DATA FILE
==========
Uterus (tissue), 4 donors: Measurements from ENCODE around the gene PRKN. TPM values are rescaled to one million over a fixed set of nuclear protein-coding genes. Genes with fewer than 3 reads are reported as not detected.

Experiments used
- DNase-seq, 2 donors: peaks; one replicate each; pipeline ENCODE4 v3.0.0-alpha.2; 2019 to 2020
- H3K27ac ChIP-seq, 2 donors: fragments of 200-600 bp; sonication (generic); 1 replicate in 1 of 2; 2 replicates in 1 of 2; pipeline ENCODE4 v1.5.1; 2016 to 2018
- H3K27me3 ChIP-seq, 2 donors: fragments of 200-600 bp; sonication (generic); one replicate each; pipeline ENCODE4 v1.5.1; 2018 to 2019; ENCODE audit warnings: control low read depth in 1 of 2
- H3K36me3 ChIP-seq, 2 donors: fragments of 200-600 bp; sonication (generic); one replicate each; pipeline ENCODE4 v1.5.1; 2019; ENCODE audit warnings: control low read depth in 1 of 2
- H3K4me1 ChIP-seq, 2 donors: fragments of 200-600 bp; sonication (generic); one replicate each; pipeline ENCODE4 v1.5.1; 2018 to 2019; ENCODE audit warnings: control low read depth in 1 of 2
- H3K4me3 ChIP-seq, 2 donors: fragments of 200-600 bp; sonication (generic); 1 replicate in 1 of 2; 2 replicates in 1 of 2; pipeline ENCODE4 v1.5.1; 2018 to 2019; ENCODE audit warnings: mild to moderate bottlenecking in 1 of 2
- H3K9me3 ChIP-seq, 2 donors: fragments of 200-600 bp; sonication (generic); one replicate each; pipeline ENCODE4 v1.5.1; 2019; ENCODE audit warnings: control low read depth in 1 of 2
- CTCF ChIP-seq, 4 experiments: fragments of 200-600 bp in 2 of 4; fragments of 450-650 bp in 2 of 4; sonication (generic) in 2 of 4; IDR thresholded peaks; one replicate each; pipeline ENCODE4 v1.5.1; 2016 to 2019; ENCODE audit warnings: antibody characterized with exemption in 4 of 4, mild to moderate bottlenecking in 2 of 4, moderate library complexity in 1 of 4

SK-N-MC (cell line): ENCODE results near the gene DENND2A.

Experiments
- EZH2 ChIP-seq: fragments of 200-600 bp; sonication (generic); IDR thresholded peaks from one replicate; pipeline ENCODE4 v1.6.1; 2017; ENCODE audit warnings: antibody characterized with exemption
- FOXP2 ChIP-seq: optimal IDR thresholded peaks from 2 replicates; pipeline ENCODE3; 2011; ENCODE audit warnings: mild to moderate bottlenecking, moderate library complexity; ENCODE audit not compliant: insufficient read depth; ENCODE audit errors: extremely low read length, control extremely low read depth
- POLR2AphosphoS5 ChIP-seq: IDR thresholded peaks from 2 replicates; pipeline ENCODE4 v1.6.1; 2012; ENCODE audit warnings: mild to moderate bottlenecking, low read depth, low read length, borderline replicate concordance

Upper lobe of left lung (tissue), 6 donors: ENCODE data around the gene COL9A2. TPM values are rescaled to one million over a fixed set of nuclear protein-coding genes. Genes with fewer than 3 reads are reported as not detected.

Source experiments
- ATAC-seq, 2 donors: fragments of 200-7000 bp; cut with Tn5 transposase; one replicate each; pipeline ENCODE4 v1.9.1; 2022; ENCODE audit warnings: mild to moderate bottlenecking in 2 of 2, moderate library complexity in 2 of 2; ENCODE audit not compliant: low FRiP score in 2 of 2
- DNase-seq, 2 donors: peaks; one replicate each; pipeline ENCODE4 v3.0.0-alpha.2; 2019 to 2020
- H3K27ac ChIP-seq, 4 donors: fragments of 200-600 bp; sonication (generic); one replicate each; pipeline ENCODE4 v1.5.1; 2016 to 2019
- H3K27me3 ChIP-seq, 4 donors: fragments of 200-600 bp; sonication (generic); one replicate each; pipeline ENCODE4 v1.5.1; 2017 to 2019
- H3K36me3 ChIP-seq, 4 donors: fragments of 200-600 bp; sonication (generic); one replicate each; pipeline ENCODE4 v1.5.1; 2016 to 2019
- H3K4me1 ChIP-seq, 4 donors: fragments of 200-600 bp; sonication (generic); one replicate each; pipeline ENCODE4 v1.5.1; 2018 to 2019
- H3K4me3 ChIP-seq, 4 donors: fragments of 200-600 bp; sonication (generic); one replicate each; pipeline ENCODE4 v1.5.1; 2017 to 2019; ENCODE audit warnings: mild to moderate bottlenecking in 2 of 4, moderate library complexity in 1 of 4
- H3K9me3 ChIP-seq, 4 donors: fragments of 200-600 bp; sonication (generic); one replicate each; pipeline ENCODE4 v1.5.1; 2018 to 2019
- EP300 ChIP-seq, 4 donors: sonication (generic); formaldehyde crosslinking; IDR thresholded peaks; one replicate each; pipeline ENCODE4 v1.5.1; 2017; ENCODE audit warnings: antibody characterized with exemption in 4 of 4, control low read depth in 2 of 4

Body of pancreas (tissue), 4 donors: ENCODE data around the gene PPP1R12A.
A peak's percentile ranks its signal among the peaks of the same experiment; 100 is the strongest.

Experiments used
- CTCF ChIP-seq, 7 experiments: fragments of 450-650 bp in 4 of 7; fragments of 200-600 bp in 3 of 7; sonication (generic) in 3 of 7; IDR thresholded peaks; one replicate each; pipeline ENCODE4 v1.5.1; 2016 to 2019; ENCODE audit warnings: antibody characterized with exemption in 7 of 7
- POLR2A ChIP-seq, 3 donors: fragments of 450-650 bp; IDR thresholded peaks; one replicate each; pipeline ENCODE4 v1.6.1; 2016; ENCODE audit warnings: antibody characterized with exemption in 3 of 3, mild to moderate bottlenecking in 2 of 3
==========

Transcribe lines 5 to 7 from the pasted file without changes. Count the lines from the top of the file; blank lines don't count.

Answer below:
- H3K27me3 ChIP-seq, 2 donors: fragments of 200-600 bp; sonication (generic); one replicate each; pipeline ENCODE4 v1.5.1; 2018 to 2019; ENCODE audit warnings: control low read depth in 1 of 2
- H3K36me3 ChIP-seq, 2 donors: fragments of 200-600 bp; sonication (generic); one replicate each; pipeline ENCODE4 v1.5.1; 2019; ENCODE audit warnings: control low read depth in 1 of 2
- H3K4me1 ChIP-seq, 2 donors: fragments of 200-600 bp; sonication (generic); one replicate each; pipeline ENCODE4 v1.5.1; 2018 to 2019; ENCODE audit warnings: control low read depth in 1 of 2